#Why Germany, Hungary oppose the EU’s new tariffs on Chinese EVs

The European Union has hiked tariffs for EVs imported from China, drawing reproach from Beijing and some of its own member states, including Germany, Sweden, and Hungary.

The tough new tariffs range between 17.4% and 38.1%, on top of the existing import duty of 10%. If the EU enforces these provisional measures, Chinese EVs are set to become significantly more expensive in the bloc.

For Brussels, the tariffs are a bid to level the playing field and protect European carmakers from cheap Chinese imports. But some EU member states and automakers fear that the measures could do more harm than good. 

Bad for business

“Tariffs are just not the right way to solve this conflict,” Simon Schutz of German auto trade association VDA, told CGTN. “It might spark a trade war, and that’s in no one’s interest — in trade wars there are only ever losers.” 

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The new import taxes will also hit European car brands like VW, BMW, and Dacia. The automakers manufacture a large chunk of their EVs in the world’s second largest economy. 

“Any tariffs or policies could risk damaging trade with China which could negatively impact these European manufacturers,” EV expert Dr James Edmondson from market intelligence firm IDTechEx, told TNW.

In response to the EU announcement, China’s Ministry of Commerce has urged the bloc to “immediately correct its wrong practices.” The ministry warned that the measures risk hurting both Chinese and European consumers. 

The tariffs are the result of a months-long EU investigation into whether Chinese EV prices are artificially low as a result of inflated state subsidies. 

While European automakers are fretting about a potential trade war, Hungary is equally worried about how the tariffs will impact its cozy relationship with China.  

Hungary could be China’s route into the EU 

Hungary has formed a strong alliance with China under the leadership of right-wing Prime Minister Viktor Orban.   

In 2023, Hungary alone captured 44% of all Chinese foreign direct investment into Europe. That’s more than France, Germany, and the UK combined.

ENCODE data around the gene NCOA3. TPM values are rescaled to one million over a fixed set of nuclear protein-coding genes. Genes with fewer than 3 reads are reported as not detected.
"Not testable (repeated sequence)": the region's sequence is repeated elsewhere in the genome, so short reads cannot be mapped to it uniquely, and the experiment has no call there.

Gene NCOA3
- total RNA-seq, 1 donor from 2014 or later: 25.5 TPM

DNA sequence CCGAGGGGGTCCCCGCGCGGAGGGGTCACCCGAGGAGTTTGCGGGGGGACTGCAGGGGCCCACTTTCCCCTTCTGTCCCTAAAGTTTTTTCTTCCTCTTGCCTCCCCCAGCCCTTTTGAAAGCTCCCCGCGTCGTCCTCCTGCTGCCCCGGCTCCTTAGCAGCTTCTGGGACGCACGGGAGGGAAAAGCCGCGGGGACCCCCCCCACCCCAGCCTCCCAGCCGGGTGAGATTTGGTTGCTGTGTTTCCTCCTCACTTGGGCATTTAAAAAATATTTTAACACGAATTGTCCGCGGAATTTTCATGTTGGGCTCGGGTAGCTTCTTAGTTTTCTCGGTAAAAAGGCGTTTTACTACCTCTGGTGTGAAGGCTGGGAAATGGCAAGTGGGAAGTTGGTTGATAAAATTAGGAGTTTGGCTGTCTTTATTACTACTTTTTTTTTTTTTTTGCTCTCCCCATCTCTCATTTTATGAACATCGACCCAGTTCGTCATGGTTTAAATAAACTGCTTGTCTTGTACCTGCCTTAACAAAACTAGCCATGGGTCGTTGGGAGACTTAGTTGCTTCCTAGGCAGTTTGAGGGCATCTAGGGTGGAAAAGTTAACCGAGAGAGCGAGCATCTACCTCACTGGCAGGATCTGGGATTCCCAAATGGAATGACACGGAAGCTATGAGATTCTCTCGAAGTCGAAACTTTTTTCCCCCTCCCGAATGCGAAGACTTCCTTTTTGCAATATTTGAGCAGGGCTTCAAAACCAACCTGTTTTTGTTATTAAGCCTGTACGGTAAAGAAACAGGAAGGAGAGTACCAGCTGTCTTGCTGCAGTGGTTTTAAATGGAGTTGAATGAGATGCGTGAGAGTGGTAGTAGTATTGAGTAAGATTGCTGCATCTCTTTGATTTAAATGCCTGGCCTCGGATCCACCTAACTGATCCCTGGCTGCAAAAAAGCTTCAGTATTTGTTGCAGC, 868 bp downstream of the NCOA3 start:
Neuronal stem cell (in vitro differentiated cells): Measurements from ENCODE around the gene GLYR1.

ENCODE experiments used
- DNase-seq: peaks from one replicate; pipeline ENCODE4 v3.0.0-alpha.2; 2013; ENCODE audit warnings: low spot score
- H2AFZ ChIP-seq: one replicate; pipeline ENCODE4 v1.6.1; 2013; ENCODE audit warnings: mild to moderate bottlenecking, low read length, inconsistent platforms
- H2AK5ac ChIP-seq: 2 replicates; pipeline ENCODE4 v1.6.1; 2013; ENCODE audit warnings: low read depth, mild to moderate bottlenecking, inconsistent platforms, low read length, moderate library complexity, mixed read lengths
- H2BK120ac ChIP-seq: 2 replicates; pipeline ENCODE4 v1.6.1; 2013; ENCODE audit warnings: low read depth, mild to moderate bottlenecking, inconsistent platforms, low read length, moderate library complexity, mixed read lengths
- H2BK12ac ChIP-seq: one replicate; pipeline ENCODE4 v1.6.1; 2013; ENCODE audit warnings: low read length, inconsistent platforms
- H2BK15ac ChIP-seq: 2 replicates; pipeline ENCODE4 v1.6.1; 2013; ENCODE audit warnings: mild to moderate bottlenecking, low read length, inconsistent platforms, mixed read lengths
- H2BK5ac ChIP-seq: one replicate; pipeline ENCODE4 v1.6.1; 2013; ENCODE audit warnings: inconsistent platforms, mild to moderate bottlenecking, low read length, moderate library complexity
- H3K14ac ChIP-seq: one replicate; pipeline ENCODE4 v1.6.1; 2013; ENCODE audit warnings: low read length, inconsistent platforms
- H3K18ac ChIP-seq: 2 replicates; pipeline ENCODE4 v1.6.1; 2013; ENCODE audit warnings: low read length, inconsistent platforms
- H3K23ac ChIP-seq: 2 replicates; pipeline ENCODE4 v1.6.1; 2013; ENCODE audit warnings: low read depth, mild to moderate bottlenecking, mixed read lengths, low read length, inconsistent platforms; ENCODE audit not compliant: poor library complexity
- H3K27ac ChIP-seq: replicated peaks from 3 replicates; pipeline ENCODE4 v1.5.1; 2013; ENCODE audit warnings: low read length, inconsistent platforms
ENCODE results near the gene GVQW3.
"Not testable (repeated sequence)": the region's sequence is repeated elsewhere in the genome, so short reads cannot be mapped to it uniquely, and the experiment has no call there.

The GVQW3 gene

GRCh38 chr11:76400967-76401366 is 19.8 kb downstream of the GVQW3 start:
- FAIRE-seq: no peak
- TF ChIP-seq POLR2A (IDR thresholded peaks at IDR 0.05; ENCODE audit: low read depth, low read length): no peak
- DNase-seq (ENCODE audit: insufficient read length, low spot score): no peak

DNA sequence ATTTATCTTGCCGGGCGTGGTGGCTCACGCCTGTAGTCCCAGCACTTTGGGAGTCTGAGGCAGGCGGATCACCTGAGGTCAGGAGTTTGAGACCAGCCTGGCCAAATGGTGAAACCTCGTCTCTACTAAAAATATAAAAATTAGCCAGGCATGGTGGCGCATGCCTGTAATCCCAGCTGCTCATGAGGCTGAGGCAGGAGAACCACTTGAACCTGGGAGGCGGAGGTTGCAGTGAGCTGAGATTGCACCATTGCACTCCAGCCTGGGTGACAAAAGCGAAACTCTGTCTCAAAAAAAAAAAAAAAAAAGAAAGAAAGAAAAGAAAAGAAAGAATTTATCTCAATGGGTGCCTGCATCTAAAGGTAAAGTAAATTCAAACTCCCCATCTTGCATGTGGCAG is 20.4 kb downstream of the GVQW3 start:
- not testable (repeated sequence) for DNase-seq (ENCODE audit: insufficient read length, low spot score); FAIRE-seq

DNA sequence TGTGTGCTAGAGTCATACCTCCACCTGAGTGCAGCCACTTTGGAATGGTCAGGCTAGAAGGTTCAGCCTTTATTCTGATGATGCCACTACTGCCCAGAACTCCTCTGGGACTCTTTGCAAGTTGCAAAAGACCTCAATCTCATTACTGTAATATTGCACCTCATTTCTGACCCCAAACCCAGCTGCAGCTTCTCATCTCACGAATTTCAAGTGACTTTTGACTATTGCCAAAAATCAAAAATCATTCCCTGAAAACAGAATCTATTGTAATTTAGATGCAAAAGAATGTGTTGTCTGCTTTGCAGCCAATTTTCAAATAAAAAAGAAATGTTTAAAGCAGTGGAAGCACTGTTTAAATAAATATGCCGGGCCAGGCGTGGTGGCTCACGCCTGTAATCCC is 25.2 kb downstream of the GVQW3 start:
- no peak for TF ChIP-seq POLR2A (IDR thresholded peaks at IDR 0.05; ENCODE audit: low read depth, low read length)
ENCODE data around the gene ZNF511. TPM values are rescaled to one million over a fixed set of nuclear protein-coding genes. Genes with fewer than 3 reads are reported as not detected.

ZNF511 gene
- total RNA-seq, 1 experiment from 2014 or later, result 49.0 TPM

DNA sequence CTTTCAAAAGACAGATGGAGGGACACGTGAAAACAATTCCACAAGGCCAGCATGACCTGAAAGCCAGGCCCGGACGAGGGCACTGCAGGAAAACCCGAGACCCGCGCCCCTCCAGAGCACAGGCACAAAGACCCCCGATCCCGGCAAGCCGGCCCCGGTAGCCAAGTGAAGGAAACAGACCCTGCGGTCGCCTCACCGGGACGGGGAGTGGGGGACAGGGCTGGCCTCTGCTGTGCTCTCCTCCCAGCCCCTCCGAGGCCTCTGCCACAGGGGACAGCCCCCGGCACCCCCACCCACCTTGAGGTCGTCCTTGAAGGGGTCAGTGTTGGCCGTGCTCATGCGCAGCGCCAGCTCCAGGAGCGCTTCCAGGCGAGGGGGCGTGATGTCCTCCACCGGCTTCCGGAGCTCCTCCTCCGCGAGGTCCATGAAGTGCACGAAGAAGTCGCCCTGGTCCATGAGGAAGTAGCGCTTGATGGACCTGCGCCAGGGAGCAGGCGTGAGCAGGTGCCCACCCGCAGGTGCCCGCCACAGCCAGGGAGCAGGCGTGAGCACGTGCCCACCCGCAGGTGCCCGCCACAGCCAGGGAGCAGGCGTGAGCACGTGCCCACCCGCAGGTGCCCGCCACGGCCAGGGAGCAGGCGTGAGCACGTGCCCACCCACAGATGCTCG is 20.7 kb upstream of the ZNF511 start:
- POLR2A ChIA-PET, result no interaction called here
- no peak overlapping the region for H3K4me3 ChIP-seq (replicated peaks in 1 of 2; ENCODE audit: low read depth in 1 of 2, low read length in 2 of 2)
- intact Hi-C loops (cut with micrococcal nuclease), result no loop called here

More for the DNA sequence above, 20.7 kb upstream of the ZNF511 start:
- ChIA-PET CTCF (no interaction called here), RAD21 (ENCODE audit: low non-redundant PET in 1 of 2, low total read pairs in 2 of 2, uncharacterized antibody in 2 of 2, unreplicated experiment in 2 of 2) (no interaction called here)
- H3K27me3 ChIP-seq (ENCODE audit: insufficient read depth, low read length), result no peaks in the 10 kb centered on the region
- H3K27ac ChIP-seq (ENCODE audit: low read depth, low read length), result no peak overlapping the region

In response to the tariff hike, Hungary said it disagreed with the “brutal European punishment of Chinese electric car manufacturers with punitive tariffs.” 

In December, Tesla rival BYD announced plans to open its first European EV manufacturing plant in Hungary, becoming the first major Chinese automaker with a production base in Europe. 

Hungary has also spent more than $1bn of its own money to support new EV battery plants built by Chinese firms like CATL and Huayou Cobalt.   

“Similar to some other countries and OEMs, Hungary wants to focus on cooperation and free competition as this will be more effective in transitioning to EVs faster,” said Edmondson from IDTechEx. 

What now? 

Under the EU’s proposal, BYD will see the lowest tariff rate of 17.4%. This is because the company provided evidence to the Commission that it had benefited from less state support. 

Elon Musk’s Tesla will face a 21% duty for its China-made models, but has applied for a reduced rate, while other carmakers have yet to do so.  

The tariffs are set to come into force on July 4, should “discussions with Chinese authorities not lead to an effective solution,” the Commission said.  

If talks between the EU and China prove fruitless, prices of China-made EVs will go up in Europe. Especially for BYD, which has become a world leader in cheap EVs, that might not actually prove as disastrous as it sounds.  

According to analysts at Citi, BYD’s European operations even with the new tariffs could still prove more profitable than its domestic business. 

The real losers could be European automakers and the EU’s green ambitions. 

“The long term impact of restricting trade with China more generally could be detrimental to EU manufacturers and adoption of EVs especially when the EU is still so reliant on China for components like EV batteries,” said Edmondson.

The EU’s decision follows in the footsteps of the US government, which announced in May that it would hike import duties on China-made EVs by more than 100%.

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